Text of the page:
or discourage Union enlistments or the granting of liberal military supplies? Did he, in any case, send messages to the enemy or encourage them to persevere in rebellion? Did he express respect or esteem for the Southern people while at war with us? If he did none of these things, but, on the contrary, always approved and applauded the vigorous prosecution of the war after it had broken out, then there is no justice in calling him a Peace Democrat. While Hawthorne made no pretension to the character of a statesman, he felt deeply the importance of the national interests at stake; and some of his expressed views were wise and far-reaching. Certainly he was an ardent well-wisher for the success of the North.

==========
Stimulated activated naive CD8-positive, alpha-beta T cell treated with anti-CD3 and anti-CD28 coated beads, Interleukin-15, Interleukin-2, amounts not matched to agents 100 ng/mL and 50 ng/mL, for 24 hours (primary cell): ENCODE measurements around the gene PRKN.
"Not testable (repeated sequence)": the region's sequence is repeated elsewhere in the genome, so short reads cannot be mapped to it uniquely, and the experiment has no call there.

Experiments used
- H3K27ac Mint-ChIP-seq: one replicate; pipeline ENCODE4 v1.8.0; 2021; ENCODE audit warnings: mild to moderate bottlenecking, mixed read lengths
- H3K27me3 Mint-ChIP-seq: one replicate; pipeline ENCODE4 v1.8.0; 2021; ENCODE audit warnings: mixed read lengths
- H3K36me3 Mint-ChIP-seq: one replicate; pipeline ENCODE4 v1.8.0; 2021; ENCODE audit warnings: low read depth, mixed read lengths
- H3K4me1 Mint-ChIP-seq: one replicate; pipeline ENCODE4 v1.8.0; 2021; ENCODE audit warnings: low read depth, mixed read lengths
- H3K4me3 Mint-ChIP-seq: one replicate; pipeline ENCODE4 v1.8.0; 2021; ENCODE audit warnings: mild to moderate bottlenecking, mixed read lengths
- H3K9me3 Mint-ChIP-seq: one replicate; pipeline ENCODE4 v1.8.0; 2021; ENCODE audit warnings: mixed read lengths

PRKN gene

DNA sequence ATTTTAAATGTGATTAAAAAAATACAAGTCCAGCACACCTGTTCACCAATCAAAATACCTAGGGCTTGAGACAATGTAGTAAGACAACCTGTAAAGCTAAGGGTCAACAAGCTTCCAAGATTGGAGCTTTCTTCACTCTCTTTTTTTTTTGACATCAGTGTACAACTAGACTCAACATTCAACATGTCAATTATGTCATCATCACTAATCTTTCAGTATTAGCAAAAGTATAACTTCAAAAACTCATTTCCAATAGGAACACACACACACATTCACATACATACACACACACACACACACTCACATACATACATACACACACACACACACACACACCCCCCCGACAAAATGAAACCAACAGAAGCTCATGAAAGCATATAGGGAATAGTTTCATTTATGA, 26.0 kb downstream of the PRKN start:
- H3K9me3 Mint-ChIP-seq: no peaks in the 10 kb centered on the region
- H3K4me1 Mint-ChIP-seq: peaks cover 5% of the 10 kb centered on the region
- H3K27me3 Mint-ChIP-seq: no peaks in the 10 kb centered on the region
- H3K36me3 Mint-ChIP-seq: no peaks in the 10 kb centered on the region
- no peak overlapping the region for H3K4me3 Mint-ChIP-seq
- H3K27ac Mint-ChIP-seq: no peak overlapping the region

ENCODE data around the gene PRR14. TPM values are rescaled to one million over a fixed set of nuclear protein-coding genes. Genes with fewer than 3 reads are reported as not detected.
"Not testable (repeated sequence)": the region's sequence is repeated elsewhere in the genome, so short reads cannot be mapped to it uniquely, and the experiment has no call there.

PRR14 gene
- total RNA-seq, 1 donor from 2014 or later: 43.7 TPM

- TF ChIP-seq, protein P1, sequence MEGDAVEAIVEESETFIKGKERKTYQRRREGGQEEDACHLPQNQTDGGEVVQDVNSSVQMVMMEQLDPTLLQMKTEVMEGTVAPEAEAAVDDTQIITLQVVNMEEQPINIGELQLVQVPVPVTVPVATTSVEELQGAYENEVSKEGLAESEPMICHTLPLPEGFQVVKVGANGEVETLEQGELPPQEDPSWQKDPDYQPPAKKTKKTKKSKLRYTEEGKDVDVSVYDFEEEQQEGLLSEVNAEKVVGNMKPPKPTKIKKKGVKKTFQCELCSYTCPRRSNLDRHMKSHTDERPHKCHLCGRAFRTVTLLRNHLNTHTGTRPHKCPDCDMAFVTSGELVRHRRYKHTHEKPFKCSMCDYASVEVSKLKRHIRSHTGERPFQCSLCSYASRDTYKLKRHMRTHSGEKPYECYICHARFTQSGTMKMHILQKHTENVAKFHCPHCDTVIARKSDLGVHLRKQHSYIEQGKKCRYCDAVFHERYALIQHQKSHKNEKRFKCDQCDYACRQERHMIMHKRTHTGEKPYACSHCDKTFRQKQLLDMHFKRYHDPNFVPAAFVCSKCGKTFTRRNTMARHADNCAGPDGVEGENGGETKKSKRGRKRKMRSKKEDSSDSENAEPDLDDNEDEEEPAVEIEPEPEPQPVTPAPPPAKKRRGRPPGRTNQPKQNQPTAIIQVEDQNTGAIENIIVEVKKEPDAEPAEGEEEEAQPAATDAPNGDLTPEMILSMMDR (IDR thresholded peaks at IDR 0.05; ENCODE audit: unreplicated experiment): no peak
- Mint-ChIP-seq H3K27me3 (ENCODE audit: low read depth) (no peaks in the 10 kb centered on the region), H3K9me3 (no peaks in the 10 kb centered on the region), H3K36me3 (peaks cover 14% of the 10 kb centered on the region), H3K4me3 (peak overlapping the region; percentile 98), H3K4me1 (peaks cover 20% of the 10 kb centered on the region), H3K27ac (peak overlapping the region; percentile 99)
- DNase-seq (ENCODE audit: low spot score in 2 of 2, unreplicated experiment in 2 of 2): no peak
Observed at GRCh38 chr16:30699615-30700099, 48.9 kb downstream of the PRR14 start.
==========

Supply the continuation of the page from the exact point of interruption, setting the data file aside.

Speculating in this letter upon what the rebels might do in a certain contingency, he gives it as his own opinion that "the best thing possible, as far as I can see, is to effect a separation of the Union, giving us the west bank of the Mississippi and a boundary line affording us as much Southern soil as we can hope to digest in another century."
Looking at the condition of the country to-day after the successful termination of the war and the settlement of our national difficulties, it should not be forgotten that- during the struggle - there were times when the most earnest lovers of the Union contemplated in sadness the probability of a division of the States, whose interests were then so widely different.